Author Therese Walsh Talks About The Writing Craft (Don't Underestimate The Importance Of Coffee)

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Therese Walsh is the author of The Moon Sisters, The Last Will of Moira Leahy, and the forthcoming Author In Progress. She’s also the co-founder of WRITER UNBOXED, a website focusing on the craft and business of writing fiction. She spoke with Crystal Sarakas about writing rituals, the relationship between writers and their readers, and who inspires her.  

Photo by Rachel Burdick

 

Teaching And Learning In Apartheid South Africa: 'My Children! My Africa' On Stage In Ithaca

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MY CHILDREN! MY AFRICA!, Athol Fugard’s drama about teaching and learning within segregated South Africa, explores themes about race and protest that are still relevant today. Autumn 1984. The school year has already begun in a small segregated township on the Eastern cape. Anela Myalatya, known affectionately as Mr. M, prepares two pupils, Thami Mbikwana, a black boy, and Isabel Dyson, a white girl, to compete together in an academic competition.

Correspondence Between A. Burr and A. Ham On Display In Cooperstown

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Thanks to a little Broadway show, one of the most talked about founding fathers these days is Alexander Hamilton. The Fenimore Art Museum is helping encourage this interest in American history with a new exhibition, Hamilton’s Final Act, which displays the letters between Aaron Burr and Alexander Hamilton that led to their final, fatal encounter. Chris Rossi, curator at the Fenimore, spoke with Crystal Sarakas about the exhibition. The exhibition is on display until December 31 at the Fenimore Art Museum in Cooperstown, NY.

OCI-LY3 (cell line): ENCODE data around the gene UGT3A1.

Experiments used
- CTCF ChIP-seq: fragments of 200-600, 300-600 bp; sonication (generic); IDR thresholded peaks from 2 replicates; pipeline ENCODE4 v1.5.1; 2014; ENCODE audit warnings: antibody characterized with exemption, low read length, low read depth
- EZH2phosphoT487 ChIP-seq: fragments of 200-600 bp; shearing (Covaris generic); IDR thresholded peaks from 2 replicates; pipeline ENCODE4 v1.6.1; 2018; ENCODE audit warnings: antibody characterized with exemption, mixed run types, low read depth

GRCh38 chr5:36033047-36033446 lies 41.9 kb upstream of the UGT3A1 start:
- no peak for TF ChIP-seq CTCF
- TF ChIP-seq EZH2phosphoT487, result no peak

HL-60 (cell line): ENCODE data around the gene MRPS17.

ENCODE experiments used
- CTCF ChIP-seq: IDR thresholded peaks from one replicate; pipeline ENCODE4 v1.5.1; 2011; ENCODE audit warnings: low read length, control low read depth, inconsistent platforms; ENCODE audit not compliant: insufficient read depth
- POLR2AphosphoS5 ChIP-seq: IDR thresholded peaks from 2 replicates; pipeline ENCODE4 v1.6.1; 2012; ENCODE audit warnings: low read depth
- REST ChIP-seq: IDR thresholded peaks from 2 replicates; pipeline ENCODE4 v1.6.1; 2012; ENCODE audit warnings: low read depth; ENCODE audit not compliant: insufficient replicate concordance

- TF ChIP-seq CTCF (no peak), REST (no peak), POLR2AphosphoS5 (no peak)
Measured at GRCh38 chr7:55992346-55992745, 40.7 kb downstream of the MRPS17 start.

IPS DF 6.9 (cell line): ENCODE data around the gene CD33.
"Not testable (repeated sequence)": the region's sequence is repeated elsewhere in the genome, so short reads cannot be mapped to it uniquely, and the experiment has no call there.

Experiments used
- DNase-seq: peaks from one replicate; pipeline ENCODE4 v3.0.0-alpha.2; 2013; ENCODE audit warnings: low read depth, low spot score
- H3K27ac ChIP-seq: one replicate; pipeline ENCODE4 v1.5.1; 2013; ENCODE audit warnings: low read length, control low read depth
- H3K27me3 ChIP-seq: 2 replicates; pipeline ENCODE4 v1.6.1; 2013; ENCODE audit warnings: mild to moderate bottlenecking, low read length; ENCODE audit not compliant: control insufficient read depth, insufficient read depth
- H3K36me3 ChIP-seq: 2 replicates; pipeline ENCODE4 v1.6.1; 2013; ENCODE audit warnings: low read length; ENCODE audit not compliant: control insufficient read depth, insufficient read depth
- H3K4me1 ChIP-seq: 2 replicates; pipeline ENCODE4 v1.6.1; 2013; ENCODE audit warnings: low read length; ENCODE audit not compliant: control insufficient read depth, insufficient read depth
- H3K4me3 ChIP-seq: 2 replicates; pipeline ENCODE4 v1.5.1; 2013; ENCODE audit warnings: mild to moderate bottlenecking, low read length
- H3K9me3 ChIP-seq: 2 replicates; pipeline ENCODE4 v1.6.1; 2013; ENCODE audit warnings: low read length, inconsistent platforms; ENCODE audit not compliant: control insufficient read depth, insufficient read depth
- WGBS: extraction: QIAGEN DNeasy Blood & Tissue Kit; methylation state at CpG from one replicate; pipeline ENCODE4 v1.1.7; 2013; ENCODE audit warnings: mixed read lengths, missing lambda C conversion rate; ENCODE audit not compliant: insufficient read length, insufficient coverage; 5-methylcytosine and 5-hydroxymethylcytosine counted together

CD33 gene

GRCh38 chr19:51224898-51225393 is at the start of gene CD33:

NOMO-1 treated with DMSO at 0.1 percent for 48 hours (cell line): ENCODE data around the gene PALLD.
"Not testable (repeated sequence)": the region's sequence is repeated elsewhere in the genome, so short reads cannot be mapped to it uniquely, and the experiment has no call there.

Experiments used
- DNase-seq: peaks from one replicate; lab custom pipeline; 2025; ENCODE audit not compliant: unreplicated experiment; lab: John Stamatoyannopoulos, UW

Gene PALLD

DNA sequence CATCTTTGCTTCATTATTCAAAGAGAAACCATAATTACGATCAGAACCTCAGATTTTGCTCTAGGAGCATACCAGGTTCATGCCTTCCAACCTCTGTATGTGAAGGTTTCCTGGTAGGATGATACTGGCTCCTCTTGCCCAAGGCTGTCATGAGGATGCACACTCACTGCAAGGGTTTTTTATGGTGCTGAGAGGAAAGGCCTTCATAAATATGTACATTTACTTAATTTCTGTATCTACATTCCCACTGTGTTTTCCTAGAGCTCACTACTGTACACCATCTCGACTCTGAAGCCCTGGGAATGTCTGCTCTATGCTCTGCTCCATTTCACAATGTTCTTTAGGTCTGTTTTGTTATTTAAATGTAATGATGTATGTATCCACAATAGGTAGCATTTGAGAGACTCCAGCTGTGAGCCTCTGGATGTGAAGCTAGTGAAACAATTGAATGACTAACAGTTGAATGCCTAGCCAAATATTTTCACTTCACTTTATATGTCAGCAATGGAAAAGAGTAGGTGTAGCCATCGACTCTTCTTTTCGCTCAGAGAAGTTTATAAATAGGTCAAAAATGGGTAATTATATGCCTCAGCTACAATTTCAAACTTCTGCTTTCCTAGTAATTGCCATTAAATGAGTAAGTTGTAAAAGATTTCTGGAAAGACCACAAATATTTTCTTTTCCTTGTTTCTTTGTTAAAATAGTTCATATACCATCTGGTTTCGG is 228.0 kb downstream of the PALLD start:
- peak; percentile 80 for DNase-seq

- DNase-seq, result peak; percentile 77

Photo: John Turnbull, National Historical Archives

Preserved In Glass: The Marine Invertebrates Of Leopold and Rudolf Blaschka

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At the turn of the 20th century, Leopold Blaschka and his son, Rudolf, developed a successful business producing glass models of soft-bodied undersea creatures – marine invertebrates. Carefully crafted in their studio in Dresden, Germany, these models were shipped to universities and museums worldwide as study models. When Cornell University acquired its teaching collection in 1885, the Blaschka models could be purchased in North America from Ward’s Natural Science Establishment in Rochester, New York. By 1888, this father and son team offered 700 models that, according to Leopold Blaschka himself, were “universally acknowledged as being perfectly true to nature.”

Now, the exhibition Fragile Legacy presents the marine invertebrate models of Leopold and Rudolf Blaschka within the context of both marine life and glass conservation. The displayed glass objects tell the story of the history of the Blaschka family, the interest in marine life and dissemination of knowledge in 19th-century Europe, the techniques and methods of creating these beautiful glass models, and finally, the story of the objects themselves as an art form. Researchers at Cornell are using the collection as a time capsule for seeking out and documenting the creatures still living in our oceans today.

Love and Passion On The H.M.S. Pinafore

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Summer Savoyards presents “H.M.S. Pinafore, or The Lass That Loved A Sailor” July 15-17 at the Anderson Center at Binghamton University. Crystal Sarakas talks with Jana Kucera, who plays Josephine, and Danel Vaglica, who plays Little Buttercup. Here’s a fun look back at the 2002 Summer Savoyards production of H.M.S. Pinafore. See if you can spot the WSKG folk who were part of the cast! https://www.youtube.com/watch?v=v0-x_SiGlJA